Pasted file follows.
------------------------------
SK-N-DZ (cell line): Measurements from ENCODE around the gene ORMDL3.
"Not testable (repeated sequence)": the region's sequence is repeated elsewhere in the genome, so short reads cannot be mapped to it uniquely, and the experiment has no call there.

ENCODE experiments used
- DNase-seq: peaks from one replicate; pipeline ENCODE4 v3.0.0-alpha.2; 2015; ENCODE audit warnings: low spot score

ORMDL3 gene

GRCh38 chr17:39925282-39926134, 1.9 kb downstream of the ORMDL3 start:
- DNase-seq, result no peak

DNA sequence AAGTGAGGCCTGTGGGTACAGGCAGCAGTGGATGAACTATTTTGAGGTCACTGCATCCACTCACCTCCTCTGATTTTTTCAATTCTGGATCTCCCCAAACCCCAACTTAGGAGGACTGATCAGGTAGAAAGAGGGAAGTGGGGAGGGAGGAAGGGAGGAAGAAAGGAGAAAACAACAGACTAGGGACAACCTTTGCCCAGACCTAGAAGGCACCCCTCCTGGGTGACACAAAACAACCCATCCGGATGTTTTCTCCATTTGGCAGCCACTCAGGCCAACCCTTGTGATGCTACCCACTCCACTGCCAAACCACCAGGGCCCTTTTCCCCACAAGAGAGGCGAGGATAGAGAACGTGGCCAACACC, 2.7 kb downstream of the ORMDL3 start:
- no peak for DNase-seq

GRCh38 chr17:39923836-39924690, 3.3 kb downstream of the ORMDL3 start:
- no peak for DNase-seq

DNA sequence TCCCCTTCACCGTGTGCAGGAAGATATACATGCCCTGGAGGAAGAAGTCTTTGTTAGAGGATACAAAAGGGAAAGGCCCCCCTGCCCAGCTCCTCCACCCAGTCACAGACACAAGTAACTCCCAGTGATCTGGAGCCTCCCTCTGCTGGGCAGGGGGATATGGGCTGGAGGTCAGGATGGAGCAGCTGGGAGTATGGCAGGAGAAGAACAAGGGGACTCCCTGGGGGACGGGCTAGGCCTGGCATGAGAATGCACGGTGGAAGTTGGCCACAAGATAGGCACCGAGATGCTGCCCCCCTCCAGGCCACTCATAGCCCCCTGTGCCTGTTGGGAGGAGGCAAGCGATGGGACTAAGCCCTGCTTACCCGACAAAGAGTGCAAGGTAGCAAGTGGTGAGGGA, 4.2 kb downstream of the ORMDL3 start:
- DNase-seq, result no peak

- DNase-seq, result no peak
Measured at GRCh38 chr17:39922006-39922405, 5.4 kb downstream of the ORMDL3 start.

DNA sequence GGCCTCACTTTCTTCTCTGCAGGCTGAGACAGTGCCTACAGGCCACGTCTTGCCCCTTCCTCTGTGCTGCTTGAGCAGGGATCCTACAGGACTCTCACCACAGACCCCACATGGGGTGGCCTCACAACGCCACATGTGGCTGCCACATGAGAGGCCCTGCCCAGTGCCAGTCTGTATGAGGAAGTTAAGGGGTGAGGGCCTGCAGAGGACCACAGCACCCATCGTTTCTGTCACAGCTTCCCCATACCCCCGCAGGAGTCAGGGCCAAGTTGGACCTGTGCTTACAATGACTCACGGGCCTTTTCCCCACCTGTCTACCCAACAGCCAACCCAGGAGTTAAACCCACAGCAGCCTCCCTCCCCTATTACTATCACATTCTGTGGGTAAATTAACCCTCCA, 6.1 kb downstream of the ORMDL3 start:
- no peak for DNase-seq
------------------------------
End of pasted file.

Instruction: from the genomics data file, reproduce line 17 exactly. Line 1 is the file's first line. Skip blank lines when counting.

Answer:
- no peak for DNase-seq